Nothing holding employees back from getting legal advice before signing, either
Last year we wrote about an Ontario Court of Justice decision which offered employers some comfort. In the case, a company called Cannon Design was not penalized for a poorly drafted termination clause. Arguably, it was rewarded.
In 2016, Farah Rahman signed a written employment contract providing her an annual salary of $185,000, plus benefits and a bonus. Cannon ultimately fired her without cause four years later, at age 61 years.
Cannon tried to rely on an arguably defective termination contract and only pay Farah the equivalent of four weeks of her regular wages. She claimed that she was owed additional payments beyond what was required by the Employment Standards Act, which was all that her contract afforded her.
Justice Sean Dunphy decided that Rahman was not entitled to any further payments beyond that contractual amount. He found that Rahman and Cannon Design had equal bargaining power at the time that Farah had signed her employment agreement because she had received legal advice before signing.
It is not unusual for employees to speak to a lawyer before entering into an employment contract. We encourage this. Employees should understand the terms of their agreements before entering into them. But prudent practice is not intended to serve to the employees’ disadvantage, especially if their contract is invalid because of the employer’s poor drafting.
Justice Dunphy’s decision was significant. He deviated from a pivotal employment law decision in 2020, Waksdale vs Swegon North America. Waksdale created costly consequences for employers who used poorly drafted contracts by nullifying them entirely, a significant price for employers whose employees would have happily signed contracts to the same effect if they had only been properly drafted. After all, to the eyes of 99 per cent of employees, the differences would be indistinguishable. We have advised employers since to tread accordingly carefully in revising their agreements.
It is interesting that Benjamin Waksdale’s termination provision limiting his entitlement for a without cause termination was invalidated because the termination “for cause” provision was invalid. The Ontario Court of Appeal found that any invalid provision of an employment contract voids the entire termination provisions. The Waksdale case found that a contract saying an employee could be fired “for cause” without severance was below the provision of the Employment Standards Act because that Act only permitted termination without severance for employees who were guilty of a small subset of cause, including “wilful misconduct or wilful neglect of duty.” Some “causes,” such as gross incompetence, are not wilful so allowing termination for no severance for any “cause” was illegal thereby invalidating even the “without cause” provisions.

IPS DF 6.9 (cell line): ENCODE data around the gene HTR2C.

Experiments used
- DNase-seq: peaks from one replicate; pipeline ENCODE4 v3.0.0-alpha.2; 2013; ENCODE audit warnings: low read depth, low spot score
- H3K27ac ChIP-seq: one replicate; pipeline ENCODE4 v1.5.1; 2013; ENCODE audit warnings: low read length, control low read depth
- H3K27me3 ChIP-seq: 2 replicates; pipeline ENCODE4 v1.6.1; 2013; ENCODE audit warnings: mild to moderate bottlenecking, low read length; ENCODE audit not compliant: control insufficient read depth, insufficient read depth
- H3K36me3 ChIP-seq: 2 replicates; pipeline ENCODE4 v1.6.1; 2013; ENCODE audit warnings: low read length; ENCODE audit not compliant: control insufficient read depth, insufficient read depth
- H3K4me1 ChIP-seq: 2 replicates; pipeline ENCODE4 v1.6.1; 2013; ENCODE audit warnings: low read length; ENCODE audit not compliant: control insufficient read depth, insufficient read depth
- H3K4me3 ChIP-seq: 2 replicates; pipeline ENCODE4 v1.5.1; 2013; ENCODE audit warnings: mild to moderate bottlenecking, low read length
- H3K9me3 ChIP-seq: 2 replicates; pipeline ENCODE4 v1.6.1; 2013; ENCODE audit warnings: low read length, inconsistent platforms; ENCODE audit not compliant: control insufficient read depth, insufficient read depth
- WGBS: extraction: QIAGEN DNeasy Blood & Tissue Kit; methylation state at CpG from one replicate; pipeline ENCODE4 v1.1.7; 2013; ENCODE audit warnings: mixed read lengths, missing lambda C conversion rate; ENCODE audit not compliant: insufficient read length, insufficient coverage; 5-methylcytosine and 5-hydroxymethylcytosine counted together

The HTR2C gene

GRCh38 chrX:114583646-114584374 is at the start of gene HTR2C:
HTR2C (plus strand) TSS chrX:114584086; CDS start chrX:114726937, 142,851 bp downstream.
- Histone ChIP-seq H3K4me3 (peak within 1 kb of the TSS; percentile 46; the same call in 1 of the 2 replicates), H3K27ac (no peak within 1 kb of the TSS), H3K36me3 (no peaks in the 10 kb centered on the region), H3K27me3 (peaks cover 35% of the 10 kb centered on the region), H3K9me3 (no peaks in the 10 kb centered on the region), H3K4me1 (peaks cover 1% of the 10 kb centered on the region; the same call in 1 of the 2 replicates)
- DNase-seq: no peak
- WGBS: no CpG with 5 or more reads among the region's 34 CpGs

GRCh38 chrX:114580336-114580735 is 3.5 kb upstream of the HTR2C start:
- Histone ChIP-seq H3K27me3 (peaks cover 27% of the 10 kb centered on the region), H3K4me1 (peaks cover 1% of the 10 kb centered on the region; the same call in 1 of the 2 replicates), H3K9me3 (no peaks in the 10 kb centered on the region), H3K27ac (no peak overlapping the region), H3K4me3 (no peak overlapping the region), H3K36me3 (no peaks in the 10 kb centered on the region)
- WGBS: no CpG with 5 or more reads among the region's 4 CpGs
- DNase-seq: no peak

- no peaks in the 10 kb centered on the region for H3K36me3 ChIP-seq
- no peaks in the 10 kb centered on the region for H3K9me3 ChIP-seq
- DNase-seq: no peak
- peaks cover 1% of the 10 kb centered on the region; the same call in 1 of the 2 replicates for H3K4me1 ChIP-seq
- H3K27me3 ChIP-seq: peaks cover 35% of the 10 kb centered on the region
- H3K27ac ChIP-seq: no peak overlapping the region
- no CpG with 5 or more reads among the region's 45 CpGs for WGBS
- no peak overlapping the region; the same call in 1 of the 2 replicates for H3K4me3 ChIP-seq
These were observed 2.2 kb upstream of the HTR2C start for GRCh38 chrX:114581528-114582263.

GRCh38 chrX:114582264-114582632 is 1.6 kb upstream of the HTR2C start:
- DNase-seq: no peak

Rahman appealed Justice Dunphy’s decision. On appeal, the court invalidated her employment contract with Cannon Design based on the “with cause” termination section just as Waksdale called for. In other words, the decision of Waksdale remains good law and employers should review and revise their existing employment contracts, almost all of which, more than two years old, have the same language which Waksdale declared invalid. The sensible comment by Justice Dunphy that Rahman intended and clearly understood the contract she signed, having received legal advice, was for nought.
This contractual error cost Cannon Design much more severance than was agreed or contemplated and considerable legal fees, all easily avoidable by a well-drafted termination section.
Employers should learn from this. Update your contracts but, once updated, do not let them remain untouched. They should view their employment contracts as living documents which must be updated periodically to keep up with developing laws. Notably from this case, higher earning employees, such as Rahman, may have access to independent legal advice but courts still will not reward poor contract drafting.
Employees can also learn from this decision. Engaging a lawyer before signing a contract will educate employees as to what they are accepting. Rahman’s case suggests that there are unlikely to be any adverse consequences to obtaining such advice. There is no excuse for signing a contract without legal advice, especially after Rahman’s tale.